Put simply, annuities are a contract between an insurance company and an individual. They come in many shapes and sizes, ranging from very simple — such as a single-premium immediate annuity (often called a SPIA) that promises income for life in the form of a monthly guaranteed check — to mind-numbingly complex, like the fixed indexed annuity that promises equity-linked returns without risk of principal.
All, however, are indirect investments made through insurance companies and insurance agents, which profit as intermediaries. And those profits reduce returns for our clients. So to the extent that advisors can help clients achieve annuitylike results while cutting out the intermediaries, the clients are likely to have more money for life.
Here are some methods that will let you build your own annuity to increase your clients’ returns:
1. EQUITY-INDEXED ANNUITY
This annuity promises wealth without risk. It is usually marketed by promising part or all of the “market return,” with a guarantee not to lose principal. But since regulators require the insurance company’s assets to be invested conservatively, common sense dictates that the insurance company can only return a conservative (fairly bondlike) return — less the commissions, overhead and profits the insurance company needs to cover.
Typically, returns are linked to indexes like the S&P 500 stripped of dividends, and have maximum returns — which the insurance company often retains the unilateral right to change. I just reviewed one policy that had lowered the maximum return on an existing policy to 3.5% — meaning my client would get between 0% and 3.5% annually, but had to pay 10% of his principal if he wanted his money back.
It’s a feel-good product — but it’s also a product that you can easily mimic, with dirt-low costs and guarantees backed by the U.S. government. All that your client needs is a high-paying long-term CD and a low-cost stock index fund.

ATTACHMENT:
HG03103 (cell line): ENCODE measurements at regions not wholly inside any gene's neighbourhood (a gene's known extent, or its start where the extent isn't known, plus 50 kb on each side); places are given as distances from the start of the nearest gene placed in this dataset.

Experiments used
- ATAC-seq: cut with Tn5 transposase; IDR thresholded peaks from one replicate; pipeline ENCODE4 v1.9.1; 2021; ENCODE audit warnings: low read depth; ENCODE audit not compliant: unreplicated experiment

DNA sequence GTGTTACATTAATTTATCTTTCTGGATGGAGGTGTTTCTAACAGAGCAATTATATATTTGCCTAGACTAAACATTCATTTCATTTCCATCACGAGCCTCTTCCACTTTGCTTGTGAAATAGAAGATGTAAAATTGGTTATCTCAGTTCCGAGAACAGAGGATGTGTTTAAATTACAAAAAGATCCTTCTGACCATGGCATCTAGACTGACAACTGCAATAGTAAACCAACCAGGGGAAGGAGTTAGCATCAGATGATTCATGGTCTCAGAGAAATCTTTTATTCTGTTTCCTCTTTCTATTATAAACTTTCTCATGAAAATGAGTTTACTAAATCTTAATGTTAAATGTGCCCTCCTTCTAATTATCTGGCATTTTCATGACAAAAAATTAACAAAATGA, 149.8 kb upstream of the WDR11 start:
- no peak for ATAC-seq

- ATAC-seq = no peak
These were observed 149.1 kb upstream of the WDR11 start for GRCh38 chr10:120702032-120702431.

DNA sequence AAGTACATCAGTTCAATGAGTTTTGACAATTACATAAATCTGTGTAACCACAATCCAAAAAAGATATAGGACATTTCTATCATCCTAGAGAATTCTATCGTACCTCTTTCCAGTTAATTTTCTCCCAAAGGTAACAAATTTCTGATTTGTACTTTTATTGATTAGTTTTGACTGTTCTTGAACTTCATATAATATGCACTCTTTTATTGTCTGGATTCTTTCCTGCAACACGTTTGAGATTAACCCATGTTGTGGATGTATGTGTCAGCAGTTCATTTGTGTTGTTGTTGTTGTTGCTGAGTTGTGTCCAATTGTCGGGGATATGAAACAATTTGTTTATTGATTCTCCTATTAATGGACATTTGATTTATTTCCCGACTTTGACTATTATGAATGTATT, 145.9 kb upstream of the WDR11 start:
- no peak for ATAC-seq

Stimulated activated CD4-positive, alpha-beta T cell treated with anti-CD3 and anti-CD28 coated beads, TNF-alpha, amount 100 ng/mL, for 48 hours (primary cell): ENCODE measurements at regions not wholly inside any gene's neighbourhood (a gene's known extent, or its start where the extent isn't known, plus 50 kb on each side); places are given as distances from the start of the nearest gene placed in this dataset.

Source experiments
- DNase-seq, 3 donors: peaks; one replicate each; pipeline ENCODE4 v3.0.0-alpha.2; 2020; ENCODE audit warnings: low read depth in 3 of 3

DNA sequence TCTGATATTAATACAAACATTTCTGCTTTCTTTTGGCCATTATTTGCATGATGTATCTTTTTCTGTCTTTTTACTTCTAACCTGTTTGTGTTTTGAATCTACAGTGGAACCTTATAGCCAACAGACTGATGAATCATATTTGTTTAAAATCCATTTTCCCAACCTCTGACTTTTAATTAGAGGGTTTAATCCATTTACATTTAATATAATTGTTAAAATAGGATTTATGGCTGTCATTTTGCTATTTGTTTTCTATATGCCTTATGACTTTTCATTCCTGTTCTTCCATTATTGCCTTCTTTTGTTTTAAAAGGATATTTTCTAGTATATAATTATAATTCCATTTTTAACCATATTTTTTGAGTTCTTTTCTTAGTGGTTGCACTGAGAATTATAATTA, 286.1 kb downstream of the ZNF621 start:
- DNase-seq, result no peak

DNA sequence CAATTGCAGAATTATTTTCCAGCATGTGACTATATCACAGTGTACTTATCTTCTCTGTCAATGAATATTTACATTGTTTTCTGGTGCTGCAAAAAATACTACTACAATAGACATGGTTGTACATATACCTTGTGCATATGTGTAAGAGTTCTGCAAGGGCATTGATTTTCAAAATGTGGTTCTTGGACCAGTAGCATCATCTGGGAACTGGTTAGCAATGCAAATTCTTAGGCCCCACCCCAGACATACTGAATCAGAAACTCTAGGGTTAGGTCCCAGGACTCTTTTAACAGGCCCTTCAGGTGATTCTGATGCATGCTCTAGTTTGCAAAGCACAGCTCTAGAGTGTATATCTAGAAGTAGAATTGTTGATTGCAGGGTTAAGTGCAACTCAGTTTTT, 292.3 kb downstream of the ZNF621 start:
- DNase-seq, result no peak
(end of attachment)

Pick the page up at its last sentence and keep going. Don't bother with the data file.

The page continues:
As of mid-April, GE Capital Bank had an FDIC-insured 10-year CD yielding 3.3%. If the clients have $100,000, for instance, they could put $72,276.45 in this CD, which would mature in 10 years at $100,000 — that’s the guaranteed principal.
Then your clients can put the other $27,723.55 into a low-cost total stock index fund such as Vanguard Total Stock ETF (VTI), which has a 0.05% annual expense ratio. In 10 years, the client gets back the $100,000 in the CD plus the value of the stocks, which will also include the dividend reinvestment.
Clients can do even better if they are willing to take on a minimal amount of risk. Let’s face it: If the value of stocks 10 years later were zero, then the U.S. government would probably have failed, as well. So we can do better if we assume rather conservatively that the total return of stocks (including dividends) would fall no more than 50% in 10 years.
In that case, the clients put $56,588.19 in the CD and the other $43,411.81 in the stock index fund. If it’s a horrible decade for stocks, in which the S&P 500 loses 60% of its value, the total stock fund with dividends reinvested would lose about half its value, and the client CD plus that stock (at half the original value) would be worth $100,000.
But here’s the upside: If stocks return 8% annually over the next decade, the guaranteed combination will earn 4.8% annually, while the “virtual guarantee” combination (which assumes stocks lose no more than 50%) earns 5.57% annually.
The How DIY Fares chart above breaks down the approximate returns based on how stocks actually perform. The do-it-yourself options are actually far superior to an equity-indexed annuity.
They can also be more tax-efficient. If the client buys the CD within a tax-deferred account, such as an IRA, but leaves the stocks within a taxable account, the stock dividends will be taxed at a lower rate and the capital gains will be deferred until sold — when they are also taxed at a lower capital gains rate.
2. INCOME ANNUITY
Clients seeking longevity insurance often turn to annuities to get a guaranteed monthly check — either via a single-premium immediate annuity or with a deferred life annuity (sometimes called a deferred immediate annuity), which defers the start of those monthly payments to some specified date in the future.